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Key Things to Know About Osteoporosis

Friday, May 20, 2022


Osteoporosis is a very serious and life-changing disease, but those living with osteoporosis often experience little to no symptoms until they break a bone. That’s why SouthCoast Health is ready to help you understand the causes and what you can do to prevent it.

What is Osteoporosis?

Osteoporosis is a disease that causes bones to become extremely fragile and brittle. The body’s bone density decreases as the natural reabsorption of old bone tissue exceeds the body’s ability to replace it with new bone. In some cases, bones become so brittle that a common sneeze can cause a fracture.


Osteoporosis often develops as you age. As we grow, our bodies are constantly creating new bone as old skeletal tissue naturally deteriorates. However, this process slows down over time, causing older individuals to lose more bone mass, therefore increasing the chance of osteoporosis.

Beyond your age, there are several other risk factors that could lead to osteoporosis, including: 

  • Gender: Women usually have less bone mass than men, making them more likely to develop osteoporosis.
  • Body frame size: People with small body frames may have a higher risk of developing osteoporosis.
  • Family history: A family history of osteoporosis may contribute to a higher risk of developing the condition.
  • Race: Osteoporosis is more common in white and Asian women.
  • Diet: Starting from childhood, lack of vitamin C, vitamin D, and protein all contribute to bone loss.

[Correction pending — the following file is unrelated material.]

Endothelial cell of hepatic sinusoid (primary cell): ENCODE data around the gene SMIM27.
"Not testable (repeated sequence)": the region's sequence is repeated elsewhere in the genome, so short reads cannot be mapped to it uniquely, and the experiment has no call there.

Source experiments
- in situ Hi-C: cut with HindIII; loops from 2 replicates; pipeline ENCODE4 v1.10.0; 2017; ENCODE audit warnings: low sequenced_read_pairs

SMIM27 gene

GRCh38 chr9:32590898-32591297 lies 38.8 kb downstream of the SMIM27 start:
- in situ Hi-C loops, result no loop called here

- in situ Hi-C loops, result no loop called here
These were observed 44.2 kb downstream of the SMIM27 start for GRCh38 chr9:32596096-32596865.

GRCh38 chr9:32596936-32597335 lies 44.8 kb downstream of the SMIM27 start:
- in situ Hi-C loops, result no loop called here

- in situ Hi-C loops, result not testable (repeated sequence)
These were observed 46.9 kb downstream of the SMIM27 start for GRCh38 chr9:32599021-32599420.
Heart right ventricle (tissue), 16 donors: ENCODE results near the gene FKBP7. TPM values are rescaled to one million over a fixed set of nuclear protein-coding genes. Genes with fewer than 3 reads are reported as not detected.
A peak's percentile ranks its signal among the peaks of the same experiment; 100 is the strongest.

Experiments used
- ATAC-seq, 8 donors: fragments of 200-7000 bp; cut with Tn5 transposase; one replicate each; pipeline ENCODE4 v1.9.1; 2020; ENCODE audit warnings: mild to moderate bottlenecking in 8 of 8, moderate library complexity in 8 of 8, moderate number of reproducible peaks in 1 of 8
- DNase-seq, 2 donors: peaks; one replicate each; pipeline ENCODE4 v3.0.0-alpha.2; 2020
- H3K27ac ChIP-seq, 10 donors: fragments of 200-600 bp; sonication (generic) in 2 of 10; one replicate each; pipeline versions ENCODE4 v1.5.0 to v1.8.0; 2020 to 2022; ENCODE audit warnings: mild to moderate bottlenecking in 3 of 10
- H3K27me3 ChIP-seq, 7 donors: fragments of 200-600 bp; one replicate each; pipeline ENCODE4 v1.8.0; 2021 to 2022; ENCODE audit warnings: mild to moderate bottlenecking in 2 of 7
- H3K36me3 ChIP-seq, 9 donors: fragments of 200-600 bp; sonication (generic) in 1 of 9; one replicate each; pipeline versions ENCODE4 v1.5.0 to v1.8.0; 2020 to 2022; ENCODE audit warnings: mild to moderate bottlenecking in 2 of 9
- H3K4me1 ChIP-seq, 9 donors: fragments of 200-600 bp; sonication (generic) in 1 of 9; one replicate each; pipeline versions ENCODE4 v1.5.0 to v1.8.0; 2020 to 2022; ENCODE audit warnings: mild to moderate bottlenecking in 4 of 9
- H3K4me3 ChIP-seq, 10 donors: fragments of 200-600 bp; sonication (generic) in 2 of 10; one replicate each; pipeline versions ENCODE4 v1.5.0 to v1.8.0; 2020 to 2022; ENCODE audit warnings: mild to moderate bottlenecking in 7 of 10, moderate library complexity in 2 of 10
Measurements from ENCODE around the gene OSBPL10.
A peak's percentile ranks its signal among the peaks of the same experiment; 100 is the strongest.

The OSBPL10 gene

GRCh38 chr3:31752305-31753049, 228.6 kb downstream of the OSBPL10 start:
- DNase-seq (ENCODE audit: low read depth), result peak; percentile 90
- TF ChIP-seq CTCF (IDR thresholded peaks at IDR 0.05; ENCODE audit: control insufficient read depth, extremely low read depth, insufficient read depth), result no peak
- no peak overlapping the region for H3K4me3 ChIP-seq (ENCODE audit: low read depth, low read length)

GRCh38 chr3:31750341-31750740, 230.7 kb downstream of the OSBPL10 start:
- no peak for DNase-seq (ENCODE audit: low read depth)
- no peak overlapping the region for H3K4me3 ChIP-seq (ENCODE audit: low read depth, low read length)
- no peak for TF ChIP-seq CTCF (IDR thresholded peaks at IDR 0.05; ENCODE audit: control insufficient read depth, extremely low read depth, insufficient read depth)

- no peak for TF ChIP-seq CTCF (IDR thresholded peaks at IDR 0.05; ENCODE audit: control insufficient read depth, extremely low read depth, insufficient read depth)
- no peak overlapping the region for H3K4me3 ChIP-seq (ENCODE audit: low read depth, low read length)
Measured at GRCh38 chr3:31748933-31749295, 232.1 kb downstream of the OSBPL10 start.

• Underlying medical conditions: Certain medical conditions come with a higher risk of developing osteoporosis.
  • Hormones: Osteoporosis is more common in people with low levels of estrogen or testosterone in their bodies.
  • Medications: Taking certain medications for a prolonged period of time may lead to higher rates of bone loss.
  • Lifestyle choices: Regular inactivity, smoking, and heavy consumption of alcohol all increase a person’s risk of developing osteoporosis.

Osteoporosis Prevention

Preventing osteoporosis often starts with a few lifestyle changes such as increasing physical activity, eating a healthy diet with lean proteins and dairy, and increasing calcium and vitamin D intake. Women above the age of 50 and all people over the age of 70 need to consume at least 1,200 mg of calcium a day. Vitamin D prevents osteoporosis by encouraging the body to absorb the calcium that makes your bones stronger. However, since it can be hard to come by without sunlight, you can also find it in fortified foods, liver, and saltwater fish as fantastic alternatives.

Regular weight-bearing and resistance exercise also stimulates bone cells and strengthens muscle support. Try your best to get at least 15-30 minutes of any of the following activities three to four days a week:

  • Aerobics
  • Yoga
  • Dancing
  • Jogging/Running
  • Walking
  • Tennis

Certain lifestyle choices such as minimizing alcohol consumption, avoiding smoking, and drinking less soda may all play a factor in osteoporosis prevention. You should also consider a well-balanced nutritional lifestyle by adjusting your diet as you age, and maintaining a healthy weight.

Our professional providers at SouthCoast Health are well prepared to help you manage osteoporosis. We want to find out what’s getting in the way of you living your life to the fullest, and we can help you develop a treatment plan. Schedule an appointment with us online or give us a call at 912-691-3600.

Whether you are looking for a primary care doctor or a pediatrician, or another medical specialist, SouthCoast Health has you covered with its wide range of world-class healthcare services, available throughout the Coastal Empire and Lowcountry. SouthCoast Health has 120 physicians and medical professionals in 18 locations in Savannah, Richmond Hill, Pooler, Rincon, Baxley, Hilton Head, Hinesville, and Statesboro. SouthCoast Health offers comprehensive medical services including: Family Medicine, Internal Medicine, Pediatrics, Allergy and Asthma, Cardiology, Endocrinology, Eye Care, Imaging, Infectious Diseases, Nephrology, Neurology, Physical Therapy, Podiatry, Sleep Medicine, Surgery, Clinical Trial Research Studies, Diabetic Self-Management Training Sessions, Dietetic Counseling, Laboratory Services, Massage Therapy, Optical Shop, Pharmacy, and Urgent Care.

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